We have an answer to the "Quiz". Our good friend Dave, who is also a pilot, identified the aircraft as a Delta Airlines 747 - 400, likely heading to Tokyo. Nice piece of work, thanks Dave!


  1. Duncan, at a time of significant change in my life, I really agree that getting outside (everyday!) keeps everything in perspective - and under control. SO important. Cheers, Gen.

  2. Sounds like you are enjoying your reconfigured life along with your camera and lens...can't wait to check it out.
    As for the airline...don't have a clue....but will go with Air India or Yukon...and honestly will you ever know. L

  3. Thanks for that, Gen - totally understood. After slacking off this past week or so, I'm back at it. SO important is right! D.

    Hi L, yeah well let's say we're "tolerating" reconfiguration for the present time. :) Can't have too much of a good thing so we're monitoring life carefully. Haha. D.

  4. So much to say... Lets start with, Beautiful post. As my book is just back from the first proof reader I am thinking a lot about writing style. Yours is sensational. Second, for me it doesn't have to be exercise, it can be meditation. I was thinking about it this morning as I was paddling in the rain. I can actually get into a meditative state faster in a kayak than I can sitting in a posture. I could for some be running, or cycling... Whatever your chosen pursuit is. It's getting the mind in order and quieting it down. something that most aren't good at due to our very 'noisy' world. Third I would say from the buddhist perspective, we talk a lot about filters - kind of like lenses, no? - and how everyone sees the world through the filter that is their lives and experiences. When we experience something, we aren't experiencing that event, we are experiencing it through the filter of past events. And how those past events effected us. So while I am impressed by the lens that took that photo - seriously, handheld, a moving target, 40,000 feet. It is surprisingly sharp - perhaps the next step would be removing the lens altogether. And Finally, the airline... I HAVE NO IDEA!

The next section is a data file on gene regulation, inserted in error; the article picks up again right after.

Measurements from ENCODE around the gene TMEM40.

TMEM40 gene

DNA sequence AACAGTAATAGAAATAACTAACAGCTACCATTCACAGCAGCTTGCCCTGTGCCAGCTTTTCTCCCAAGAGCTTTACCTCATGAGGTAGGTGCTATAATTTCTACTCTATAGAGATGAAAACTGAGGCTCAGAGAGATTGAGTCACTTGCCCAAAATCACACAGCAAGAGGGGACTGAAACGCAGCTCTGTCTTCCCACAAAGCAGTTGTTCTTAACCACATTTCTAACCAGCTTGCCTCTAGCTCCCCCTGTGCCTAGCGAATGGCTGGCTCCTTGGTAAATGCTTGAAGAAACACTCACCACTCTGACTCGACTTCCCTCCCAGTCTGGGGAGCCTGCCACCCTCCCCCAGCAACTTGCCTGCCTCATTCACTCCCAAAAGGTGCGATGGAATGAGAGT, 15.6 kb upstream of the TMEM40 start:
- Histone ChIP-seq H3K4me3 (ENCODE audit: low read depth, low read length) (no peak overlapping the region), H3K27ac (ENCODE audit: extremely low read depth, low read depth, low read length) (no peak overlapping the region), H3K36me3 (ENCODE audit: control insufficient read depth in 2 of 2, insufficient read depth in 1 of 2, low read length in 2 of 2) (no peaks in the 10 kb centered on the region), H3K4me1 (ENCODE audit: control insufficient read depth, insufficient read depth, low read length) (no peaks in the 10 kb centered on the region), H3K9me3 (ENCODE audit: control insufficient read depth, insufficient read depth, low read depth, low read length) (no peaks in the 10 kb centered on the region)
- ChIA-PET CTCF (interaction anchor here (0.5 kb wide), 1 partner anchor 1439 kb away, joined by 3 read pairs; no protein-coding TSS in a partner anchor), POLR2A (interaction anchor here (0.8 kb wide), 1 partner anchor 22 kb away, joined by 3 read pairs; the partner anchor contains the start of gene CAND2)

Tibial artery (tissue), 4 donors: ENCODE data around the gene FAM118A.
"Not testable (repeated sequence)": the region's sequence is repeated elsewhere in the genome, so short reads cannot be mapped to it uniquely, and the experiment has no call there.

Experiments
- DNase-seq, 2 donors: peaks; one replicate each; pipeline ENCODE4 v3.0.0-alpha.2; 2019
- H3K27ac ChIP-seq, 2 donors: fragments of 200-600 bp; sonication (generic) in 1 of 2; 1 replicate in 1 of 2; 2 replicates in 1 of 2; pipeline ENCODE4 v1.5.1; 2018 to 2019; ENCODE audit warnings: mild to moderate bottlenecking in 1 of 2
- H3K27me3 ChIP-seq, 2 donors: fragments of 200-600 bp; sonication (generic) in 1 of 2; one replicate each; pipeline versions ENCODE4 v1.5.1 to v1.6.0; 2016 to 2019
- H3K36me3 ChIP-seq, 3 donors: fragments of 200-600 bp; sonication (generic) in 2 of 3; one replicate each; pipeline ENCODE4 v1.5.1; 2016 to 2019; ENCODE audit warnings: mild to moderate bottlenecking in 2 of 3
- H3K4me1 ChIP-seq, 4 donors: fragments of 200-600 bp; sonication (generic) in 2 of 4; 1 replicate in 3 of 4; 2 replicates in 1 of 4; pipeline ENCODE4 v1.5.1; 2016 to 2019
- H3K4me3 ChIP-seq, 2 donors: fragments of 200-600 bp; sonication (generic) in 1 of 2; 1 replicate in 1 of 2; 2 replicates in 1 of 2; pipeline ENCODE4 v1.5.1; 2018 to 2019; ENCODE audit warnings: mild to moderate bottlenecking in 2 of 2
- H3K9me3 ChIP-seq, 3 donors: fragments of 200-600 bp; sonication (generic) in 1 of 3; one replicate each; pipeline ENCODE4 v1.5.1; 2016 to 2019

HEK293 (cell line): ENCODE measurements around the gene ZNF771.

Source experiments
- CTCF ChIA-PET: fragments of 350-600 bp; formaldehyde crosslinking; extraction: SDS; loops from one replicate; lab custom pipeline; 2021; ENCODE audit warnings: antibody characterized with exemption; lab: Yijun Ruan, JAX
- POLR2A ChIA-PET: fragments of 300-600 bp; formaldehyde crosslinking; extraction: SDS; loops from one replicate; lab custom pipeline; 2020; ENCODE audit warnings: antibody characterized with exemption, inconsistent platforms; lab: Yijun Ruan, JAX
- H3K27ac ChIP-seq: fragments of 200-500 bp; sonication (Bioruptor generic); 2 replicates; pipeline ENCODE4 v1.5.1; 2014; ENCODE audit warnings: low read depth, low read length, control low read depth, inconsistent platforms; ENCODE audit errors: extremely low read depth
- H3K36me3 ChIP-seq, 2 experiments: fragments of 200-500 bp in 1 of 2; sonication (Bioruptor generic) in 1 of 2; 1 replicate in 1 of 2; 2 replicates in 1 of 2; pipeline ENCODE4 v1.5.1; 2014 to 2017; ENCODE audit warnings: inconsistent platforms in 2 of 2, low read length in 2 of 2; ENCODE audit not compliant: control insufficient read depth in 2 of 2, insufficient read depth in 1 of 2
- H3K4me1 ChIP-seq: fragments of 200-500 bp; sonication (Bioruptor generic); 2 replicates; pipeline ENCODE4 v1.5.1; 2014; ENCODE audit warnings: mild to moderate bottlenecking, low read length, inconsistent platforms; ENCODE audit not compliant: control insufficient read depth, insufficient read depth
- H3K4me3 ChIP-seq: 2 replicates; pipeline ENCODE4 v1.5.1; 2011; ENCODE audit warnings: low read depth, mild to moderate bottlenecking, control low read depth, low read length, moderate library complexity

5. Your comments are very generous, PO. I certainly agree with you that meditation calms and sharpens the mind. I have a friend who teases me (affectionately) about how I can't sit still long enough to appreciate the experience of meditation. She's right but I do "taste" the experience in other ways. I've been doing a lot of running on a treadmill this past year to ease my injured achilles back to good health. I run at a precise "barefoot" cadence (using metronome) of 178 steps per minute. This morning, as sometimes happens, there was that "sweet spot" about half an hour into the run. The next 30 minutes simply seemed to evaporate - I can hardly remember the time at all. So for me, it was a "moving meditation", perhaps similar to what you experienced in the kayak this morning. My tradition has learned a lot about compassion from your tradition and we try to see and understand the world through the "lens" of compassion. When we do so, we make every effort to ensure our actions are complementary and faithful to that lens - or filter. That makes for a better world, I know it does. There's so much to discuss, isn't there. :) Looking forward to seeing your book, PO. And I have no idea which airline either. "Talk" to you again. Many thanks. Duncan.

  6. Beautiful and thank you. Right post for today here on the east coast.
    Not to mention I know a new word was not wasted.

    Great post; thanks!

  7. Cheers Lee, same for me. I always figure if I learn anything at all on any given's a good day! :) Thanks for that. D.